Scotland is facing a medical timebomb in general practice with more than a third of GPs saying they are planning to retire within the next five years.
A survey of GPs by the British Medical Association has revealed that 55 per cent of respondents said that workload had the most negative impact on their professional commitment, 21 per cent said that unresourced work being moved into general practice was the biggest negative and 13 per cent said that insufficient time with patients was the biggest negative.
More than two thirds of GPs stated that, while manageable, they experience a significant amount of work-related stress although 15 per cent of participants said they feel their stress is significant and unmanageable.
One third of respondents said they are planning to retire from general practice in the next five years while 20 per cent said they are planning to move to part-time.
Six per cent are planning to move abroad and a further six per cent want to quit medicine altogether.
Dr Alan McDevitt, chairman of the BMA’s Scottish GP committee, said: “It’s deeply worrying that more than a third of GPs are planning on retiring in the next five years and a significant number are also planning to reduce their working hours.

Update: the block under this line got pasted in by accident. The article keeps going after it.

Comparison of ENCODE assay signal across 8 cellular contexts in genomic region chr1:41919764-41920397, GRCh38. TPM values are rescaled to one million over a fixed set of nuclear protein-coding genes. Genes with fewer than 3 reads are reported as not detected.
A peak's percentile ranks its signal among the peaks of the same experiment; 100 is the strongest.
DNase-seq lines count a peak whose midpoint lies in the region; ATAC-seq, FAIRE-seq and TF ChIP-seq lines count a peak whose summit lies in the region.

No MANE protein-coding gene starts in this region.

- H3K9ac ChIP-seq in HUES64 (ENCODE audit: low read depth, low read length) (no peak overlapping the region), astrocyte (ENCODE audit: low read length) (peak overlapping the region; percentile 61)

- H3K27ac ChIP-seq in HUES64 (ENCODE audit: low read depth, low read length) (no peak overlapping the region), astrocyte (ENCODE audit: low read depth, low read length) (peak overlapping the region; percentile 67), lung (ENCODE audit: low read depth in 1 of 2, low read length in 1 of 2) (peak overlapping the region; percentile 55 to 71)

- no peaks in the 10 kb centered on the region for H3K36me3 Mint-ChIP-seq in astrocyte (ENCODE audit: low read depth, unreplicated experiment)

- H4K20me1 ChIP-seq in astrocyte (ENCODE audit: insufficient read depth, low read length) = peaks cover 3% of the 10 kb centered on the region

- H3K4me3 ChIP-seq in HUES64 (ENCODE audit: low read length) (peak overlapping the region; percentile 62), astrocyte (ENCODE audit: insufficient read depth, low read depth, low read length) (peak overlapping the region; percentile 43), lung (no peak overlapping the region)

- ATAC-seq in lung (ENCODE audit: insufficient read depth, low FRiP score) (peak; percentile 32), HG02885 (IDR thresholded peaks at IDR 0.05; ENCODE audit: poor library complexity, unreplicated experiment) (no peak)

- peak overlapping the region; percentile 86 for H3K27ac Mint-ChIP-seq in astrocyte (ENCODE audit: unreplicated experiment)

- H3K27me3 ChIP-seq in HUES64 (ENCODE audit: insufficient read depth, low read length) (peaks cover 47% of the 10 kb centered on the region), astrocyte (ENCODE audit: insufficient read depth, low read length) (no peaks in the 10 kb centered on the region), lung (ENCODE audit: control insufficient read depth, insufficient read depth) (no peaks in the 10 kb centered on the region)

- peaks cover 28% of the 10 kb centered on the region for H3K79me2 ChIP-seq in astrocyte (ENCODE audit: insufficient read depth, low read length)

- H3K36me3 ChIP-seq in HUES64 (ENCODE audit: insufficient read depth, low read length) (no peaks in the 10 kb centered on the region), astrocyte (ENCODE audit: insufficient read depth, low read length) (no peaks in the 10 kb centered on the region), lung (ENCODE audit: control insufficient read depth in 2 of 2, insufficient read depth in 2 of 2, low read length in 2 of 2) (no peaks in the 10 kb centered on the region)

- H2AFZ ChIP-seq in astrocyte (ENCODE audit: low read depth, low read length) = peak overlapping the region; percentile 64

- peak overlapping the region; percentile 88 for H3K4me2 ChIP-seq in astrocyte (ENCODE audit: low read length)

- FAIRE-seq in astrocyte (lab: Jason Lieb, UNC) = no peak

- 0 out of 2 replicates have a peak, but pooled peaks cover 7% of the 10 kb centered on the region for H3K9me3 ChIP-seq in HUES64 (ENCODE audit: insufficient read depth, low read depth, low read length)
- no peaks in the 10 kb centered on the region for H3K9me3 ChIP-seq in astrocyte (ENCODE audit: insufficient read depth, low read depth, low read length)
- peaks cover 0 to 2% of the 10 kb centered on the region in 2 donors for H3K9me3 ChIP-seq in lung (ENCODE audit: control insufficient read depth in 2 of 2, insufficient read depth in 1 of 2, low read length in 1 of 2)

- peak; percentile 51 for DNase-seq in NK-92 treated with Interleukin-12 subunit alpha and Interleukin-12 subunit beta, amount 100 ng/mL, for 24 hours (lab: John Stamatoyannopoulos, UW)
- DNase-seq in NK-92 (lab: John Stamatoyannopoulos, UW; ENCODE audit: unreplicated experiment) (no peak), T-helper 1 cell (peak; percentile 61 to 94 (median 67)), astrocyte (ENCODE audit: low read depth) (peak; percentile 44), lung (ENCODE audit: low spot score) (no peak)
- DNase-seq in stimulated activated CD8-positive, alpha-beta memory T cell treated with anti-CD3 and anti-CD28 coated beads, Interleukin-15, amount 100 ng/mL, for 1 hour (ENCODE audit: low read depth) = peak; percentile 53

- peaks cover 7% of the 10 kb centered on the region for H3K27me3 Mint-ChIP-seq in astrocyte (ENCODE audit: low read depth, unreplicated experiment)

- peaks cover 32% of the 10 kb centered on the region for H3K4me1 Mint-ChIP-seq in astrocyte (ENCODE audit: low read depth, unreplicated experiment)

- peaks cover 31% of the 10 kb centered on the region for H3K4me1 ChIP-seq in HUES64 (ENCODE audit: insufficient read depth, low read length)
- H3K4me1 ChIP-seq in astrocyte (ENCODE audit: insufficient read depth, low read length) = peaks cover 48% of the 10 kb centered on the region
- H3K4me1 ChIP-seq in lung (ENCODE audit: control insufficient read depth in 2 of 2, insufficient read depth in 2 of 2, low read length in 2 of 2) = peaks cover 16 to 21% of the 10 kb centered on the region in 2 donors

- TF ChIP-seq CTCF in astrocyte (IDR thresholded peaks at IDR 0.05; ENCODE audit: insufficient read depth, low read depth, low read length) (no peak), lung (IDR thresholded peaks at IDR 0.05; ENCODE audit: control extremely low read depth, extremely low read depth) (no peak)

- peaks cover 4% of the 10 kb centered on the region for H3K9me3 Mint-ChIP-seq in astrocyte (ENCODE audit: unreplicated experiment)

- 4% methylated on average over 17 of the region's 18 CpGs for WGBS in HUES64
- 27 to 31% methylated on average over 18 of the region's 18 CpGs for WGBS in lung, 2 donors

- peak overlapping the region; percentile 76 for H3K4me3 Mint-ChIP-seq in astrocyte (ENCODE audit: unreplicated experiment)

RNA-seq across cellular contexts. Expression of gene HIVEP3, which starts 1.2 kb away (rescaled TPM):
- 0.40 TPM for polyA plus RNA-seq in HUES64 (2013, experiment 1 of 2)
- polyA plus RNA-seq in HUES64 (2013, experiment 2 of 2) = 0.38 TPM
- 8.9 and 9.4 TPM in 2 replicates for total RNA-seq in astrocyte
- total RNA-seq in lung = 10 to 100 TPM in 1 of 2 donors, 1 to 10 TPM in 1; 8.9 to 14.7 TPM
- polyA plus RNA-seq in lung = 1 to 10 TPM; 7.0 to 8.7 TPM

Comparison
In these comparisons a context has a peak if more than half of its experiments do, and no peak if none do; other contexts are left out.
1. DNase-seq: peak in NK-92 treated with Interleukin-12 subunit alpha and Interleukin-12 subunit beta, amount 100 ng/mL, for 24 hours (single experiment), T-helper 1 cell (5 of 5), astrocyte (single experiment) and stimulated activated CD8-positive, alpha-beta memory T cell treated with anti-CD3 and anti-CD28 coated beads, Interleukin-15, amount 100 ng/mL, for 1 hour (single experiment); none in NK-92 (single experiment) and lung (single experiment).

“It is clear that increasing pressures on GP services are at the heart of this problem, with escalating demand having outstripped capacity. GPs are overworked and intensely frustrated that they do not have enough time to spend with their patients, especially the rising numbers of older people with multiple and complex problems who need specialised care.
“We need the government to focus on addressing the pressures facing GP services, so that we retain the current GP workforce and attract young doctors to become GPs.”